Mouse Study Reveals Possible Therapy for Charcot-Marie-Tooth Disease

Researchers have recently conducted a study using mouse models of Charcot-Marie-Tooth (CMT) disease, titled “CMTM6 Expressed on the Adaxonal Scwann Cells Surface Restricts Axonal Diameters in Peripheral Nerves.” It was published in Nature Communications and notes that blocking the CMTM6 protein may be a treatment option for CMT.

About CMT

Charcot-Marie-Tooth (CMT) disease, also known as hereditary motor and sensory neuropathy, is a neurological disorder that affects the peripheral nervous system. It occurs as the result of mutations in various genes (CMT1, CMT2, CMT3), all of which result in the death of peripheral nerves. Depending on which gene is affected, this condition can be inherited in an autosomal dominant or recessive pattern. There is also an X-linked version of the disease, which is passed down through mutations of the GJB1 gene. Regardless of inheritance, affected individuals may experience foot deformities, difficulty with walking and fine motor skills, weakness in the hands and feet, and lower leg deformities. There is currently no cure for this disease, although physical and occupational therapy are used to maintain muscle strength and use. Pain medications may also be prescribed.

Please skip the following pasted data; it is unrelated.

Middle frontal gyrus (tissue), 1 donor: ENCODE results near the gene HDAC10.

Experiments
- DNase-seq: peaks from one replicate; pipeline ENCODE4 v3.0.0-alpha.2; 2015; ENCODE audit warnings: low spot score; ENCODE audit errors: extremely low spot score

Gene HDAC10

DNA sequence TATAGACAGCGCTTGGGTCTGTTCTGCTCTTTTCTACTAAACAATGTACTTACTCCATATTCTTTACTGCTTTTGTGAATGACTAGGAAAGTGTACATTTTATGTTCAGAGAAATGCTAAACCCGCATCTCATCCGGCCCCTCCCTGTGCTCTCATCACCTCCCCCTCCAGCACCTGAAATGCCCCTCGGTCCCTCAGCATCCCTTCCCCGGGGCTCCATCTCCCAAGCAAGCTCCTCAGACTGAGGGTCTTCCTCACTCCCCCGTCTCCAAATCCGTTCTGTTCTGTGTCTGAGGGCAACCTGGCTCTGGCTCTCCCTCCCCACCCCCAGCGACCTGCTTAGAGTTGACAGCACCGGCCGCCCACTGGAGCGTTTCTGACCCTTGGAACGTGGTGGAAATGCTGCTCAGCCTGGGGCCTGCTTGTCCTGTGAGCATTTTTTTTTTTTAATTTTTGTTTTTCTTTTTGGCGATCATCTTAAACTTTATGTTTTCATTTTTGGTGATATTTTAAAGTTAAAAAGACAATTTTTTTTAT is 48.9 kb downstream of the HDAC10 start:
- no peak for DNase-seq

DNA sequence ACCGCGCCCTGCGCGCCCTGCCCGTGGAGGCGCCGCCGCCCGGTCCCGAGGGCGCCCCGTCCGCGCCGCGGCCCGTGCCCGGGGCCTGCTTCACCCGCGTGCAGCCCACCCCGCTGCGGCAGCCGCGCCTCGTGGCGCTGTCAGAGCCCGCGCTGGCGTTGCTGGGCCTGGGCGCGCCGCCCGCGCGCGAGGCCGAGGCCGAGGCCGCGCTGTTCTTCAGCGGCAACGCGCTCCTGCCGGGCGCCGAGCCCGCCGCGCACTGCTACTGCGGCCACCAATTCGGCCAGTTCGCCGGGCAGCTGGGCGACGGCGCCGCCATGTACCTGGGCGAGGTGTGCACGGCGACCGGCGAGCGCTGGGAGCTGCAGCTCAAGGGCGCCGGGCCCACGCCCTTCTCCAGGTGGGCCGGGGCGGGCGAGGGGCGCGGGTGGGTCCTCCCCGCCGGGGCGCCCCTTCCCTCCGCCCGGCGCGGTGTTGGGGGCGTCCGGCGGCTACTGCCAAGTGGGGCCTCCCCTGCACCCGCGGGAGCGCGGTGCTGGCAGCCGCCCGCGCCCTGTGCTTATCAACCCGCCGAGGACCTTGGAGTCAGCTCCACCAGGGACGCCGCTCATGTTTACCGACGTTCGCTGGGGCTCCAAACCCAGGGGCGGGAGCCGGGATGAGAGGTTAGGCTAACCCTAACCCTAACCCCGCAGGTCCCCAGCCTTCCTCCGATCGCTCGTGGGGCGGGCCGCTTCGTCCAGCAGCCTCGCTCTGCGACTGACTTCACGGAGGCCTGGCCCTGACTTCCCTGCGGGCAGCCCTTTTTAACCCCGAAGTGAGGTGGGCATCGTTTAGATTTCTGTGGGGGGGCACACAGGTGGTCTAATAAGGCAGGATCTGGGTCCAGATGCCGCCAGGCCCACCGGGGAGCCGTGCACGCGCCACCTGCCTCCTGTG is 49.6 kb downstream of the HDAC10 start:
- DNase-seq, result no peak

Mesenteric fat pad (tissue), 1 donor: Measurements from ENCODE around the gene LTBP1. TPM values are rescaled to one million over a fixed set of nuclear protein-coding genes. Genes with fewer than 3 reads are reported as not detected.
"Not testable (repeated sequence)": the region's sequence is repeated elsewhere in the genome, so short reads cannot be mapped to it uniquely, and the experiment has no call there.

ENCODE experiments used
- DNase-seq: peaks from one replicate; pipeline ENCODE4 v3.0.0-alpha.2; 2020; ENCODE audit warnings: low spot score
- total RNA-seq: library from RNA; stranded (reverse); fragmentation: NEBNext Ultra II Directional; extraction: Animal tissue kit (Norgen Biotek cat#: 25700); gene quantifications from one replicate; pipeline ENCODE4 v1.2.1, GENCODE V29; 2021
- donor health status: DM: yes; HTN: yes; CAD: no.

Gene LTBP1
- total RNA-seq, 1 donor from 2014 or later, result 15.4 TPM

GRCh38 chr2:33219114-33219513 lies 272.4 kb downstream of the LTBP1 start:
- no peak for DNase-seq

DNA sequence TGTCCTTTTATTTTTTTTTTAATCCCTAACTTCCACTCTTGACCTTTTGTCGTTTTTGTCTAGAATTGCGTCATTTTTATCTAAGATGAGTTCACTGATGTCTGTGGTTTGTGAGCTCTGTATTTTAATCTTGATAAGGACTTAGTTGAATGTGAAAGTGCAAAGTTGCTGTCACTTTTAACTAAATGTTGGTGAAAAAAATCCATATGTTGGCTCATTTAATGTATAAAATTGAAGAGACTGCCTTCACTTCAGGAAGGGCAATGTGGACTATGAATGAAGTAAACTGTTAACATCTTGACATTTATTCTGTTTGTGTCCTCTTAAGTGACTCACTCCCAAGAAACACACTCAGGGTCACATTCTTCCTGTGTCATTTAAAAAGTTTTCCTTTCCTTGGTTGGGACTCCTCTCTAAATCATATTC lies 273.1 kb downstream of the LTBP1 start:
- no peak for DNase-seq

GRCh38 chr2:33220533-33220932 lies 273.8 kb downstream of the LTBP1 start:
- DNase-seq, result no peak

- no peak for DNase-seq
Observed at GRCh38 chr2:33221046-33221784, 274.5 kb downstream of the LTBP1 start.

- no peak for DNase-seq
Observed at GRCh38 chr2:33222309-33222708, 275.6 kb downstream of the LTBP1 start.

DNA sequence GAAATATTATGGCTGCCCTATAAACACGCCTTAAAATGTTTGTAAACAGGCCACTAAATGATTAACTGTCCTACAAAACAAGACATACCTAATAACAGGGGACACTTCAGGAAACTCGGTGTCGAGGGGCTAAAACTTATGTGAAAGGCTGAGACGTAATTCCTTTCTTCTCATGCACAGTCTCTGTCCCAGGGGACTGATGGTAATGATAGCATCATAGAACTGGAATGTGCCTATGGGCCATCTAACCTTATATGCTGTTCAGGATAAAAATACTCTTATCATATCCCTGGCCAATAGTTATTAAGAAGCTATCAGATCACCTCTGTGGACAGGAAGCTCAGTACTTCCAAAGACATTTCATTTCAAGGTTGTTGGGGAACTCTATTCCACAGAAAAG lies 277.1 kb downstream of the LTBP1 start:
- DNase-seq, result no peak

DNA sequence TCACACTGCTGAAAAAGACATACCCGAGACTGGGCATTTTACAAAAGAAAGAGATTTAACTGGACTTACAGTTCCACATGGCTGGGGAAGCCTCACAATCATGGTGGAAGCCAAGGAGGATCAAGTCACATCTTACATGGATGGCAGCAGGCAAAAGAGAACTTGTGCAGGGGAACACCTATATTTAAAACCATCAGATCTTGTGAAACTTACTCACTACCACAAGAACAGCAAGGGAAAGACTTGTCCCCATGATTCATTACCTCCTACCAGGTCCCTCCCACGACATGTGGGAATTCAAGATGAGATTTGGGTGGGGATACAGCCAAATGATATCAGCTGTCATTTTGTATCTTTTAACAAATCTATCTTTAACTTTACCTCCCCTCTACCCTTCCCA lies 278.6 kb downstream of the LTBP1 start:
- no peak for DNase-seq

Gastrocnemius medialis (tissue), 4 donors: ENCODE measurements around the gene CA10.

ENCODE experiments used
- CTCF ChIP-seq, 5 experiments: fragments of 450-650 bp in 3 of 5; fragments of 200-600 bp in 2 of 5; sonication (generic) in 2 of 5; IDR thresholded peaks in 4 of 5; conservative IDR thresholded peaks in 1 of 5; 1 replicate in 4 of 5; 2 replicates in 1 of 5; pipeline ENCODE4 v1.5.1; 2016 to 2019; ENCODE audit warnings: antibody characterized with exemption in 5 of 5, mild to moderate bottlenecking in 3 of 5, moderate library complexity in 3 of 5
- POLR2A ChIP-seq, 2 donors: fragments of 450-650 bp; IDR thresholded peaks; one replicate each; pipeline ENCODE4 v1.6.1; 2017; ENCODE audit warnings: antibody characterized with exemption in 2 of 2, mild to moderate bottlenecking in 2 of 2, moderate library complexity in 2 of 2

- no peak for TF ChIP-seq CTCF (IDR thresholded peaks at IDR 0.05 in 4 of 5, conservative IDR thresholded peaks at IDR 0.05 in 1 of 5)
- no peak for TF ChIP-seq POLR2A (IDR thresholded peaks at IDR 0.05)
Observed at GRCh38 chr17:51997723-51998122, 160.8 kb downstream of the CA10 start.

About the Study

The study was conducted by medical professionals at the Max Planck Institute of Experimental Medicine using mouse models. Specifically, they were investigating the link between axon function and Schwann cells.

Schwann cells are responsible for producing myelin, the protective covering of nerve cells. Researchers discovered that the CMTM6 protein in these cells can be blocked, therefore thickening nerve fibers and speeding up the electrical signals that travel on them. They found that this could be a possible therapy option for CMT patients.

In order to discover this, researchers isolated Schwann cells within healthy mice and identified the CMTM6 protein. They then created mouse models who could not produce the protein, which immediately resulted in increased diameters of axons within the peripheral nervous system. Electrical impulses moved faster in these mice as well.

All of this data showed them that the CMTM6 protein restricts axonal diameters and contributes to CMT. Hopefully this research will allow for treatment breakthroughs that better the lives of those with Charcot-Marie-Tooth disease.

Find the source article here.

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